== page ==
"I had been buying jewelry and found a place in a little old train caboose and rented that for my first year-and-a-half before I found a spot downtown. I started with just $800, so there was more of a process for me. I was only open nine months or eight months that first year and still worked two other jobs," Bowen said. "Now, six years later, I don't have to work any other jobs, and I'm supporting myself. I don't have a business degree, I don't read business books — it's all about figuring out what my customer wants."
For Bowen, that means providing excellent customer service the minute someone enters her shop, starting with a friendly greeting. From there, Bowen offers a quick rundown of the vintage jewelry and accessories that Carlisle & Linny has to offer, from the historic pins sent between sweethearts during World War II to retro brooches dating back to the 1950s.
Of course, Bowen will be the first to tell you that creating a successful business doesn't happen overnight. It takes time to refine the day-to-day process, and even still, it comes with its fair share of challenges.
For both Bowen and Olivares, however, the Hillsborough community has proven invaluable in helping tackle those hurdles. In fact, the local support catapulted both businesses into their current highly coveted downtown locations.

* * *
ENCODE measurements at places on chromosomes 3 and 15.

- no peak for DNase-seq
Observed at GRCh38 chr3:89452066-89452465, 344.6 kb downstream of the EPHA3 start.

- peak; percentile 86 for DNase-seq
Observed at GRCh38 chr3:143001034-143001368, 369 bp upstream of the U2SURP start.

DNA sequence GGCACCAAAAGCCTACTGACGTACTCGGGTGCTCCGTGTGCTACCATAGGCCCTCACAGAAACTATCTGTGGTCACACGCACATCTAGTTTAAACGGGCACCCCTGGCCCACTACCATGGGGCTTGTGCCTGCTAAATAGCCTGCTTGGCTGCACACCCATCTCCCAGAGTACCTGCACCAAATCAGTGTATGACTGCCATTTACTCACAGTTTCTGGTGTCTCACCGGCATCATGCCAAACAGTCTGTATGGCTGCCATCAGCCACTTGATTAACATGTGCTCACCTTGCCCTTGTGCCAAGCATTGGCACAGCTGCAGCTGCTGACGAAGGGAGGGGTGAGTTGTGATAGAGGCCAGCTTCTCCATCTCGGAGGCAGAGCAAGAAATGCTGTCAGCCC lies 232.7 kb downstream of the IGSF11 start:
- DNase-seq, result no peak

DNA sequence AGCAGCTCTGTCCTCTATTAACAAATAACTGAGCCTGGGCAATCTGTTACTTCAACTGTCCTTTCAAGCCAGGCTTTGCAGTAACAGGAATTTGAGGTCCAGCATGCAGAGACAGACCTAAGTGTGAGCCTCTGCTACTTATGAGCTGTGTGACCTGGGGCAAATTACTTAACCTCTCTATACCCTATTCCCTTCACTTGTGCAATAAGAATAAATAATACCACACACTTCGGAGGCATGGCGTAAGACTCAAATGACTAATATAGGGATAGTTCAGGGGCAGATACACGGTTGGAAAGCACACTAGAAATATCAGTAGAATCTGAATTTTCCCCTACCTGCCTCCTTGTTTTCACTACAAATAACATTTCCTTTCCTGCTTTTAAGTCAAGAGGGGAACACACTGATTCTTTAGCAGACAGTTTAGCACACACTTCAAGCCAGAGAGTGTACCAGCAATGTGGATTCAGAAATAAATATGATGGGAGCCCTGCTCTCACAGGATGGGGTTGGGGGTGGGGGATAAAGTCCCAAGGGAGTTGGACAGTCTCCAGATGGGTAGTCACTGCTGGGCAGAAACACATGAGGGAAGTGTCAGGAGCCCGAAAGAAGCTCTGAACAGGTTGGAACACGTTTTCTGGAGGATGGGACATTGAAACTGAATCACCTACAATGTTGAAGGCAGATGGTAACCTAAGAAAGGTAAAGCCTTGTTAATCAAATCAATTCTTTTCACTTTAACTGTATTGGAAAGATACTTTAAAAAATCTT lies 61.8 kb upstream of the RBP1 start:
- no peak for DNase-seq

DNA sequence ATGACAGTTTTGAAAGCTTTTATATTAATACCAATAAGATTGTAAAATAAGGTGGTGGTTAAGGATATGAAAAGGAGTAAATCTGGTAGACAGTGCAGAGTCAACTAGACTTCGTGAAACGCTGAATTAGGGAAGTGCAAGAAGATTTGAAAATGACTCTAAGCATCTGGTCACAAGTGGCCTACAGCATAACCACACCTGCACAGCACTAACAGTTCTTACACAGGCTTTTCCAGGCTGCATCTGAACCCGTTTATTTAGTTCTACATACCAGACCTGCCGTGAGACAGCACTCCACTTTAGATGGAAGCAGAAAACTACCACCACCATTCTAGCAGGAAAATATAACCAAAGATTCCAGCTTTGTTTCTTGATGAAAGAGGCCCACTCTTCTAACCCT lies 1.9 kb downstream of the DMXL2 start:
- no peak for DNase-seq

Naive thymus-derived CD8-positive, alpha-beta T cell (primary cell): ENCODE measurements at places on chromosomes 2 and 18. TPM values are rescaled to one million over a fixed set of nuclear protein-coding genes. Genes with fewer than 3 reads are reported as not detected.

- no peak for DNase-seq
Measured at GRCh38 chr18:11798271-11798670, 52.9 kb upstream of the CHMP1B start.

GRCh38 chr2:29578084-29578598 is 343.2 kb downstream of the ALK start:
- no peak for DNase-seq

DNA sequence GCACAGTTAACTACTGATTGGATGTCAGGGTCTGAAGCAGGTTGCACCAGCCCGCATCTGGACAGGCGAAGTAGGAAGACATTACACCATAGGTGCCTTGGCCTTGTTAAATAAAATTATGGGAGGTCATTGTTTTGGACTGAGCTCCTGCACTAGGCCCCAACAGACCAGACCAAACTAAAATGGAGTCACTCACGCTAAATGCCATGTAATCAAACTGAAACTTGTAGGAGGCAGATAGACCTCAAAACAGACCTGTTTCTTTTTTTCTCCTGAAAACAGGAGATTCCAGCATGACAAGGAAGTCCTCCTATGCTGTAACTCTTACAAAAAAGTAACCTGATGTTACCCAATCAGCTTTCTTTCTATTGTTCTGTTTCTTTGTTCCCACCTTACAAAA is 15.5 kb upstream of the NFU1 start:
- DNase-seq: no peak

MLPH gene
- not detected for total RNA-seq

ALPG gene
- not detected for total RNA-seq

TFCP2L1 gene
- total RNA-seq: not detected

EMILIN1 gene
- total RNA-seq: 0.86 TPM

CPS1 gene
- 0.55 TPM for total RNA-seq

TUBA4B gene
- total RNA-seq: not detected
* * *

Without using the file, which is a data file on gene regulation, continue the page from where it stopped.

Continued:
"A few months after we opened the food truck, I got a visit from a woman who ordered a taco or two, then went back to her car to eat them. About five or 10 minutes later, she came back with the bag, and my first reaction was that she had a problem with the food," Olivares said. "She actually happened to be from the Orange County newspaper, and she asked if she could write an article about my story and the food truck."
"In the article, I said that one of my dreams was to have an actual restaurant," he continued. "When the article came out, George Horton [president of Telesis Construction and licensed general contractor and Realtor], read it, liked the story, and offered me a location a few weeks later."
After initially turning down the offer due to a lack of funds, Olivares accepted another offer from Horton a little more than a year later and began getting to work on his permanent location — a prime spot just a stone's throw from downtown Hillsborough.
Just as starting a food truck comes with its own set of challenges, establishing a brick-and-mortar location came with even more. Again, Oliveras and his team were able to rely on the support of the Hillsborough community as they found their footing.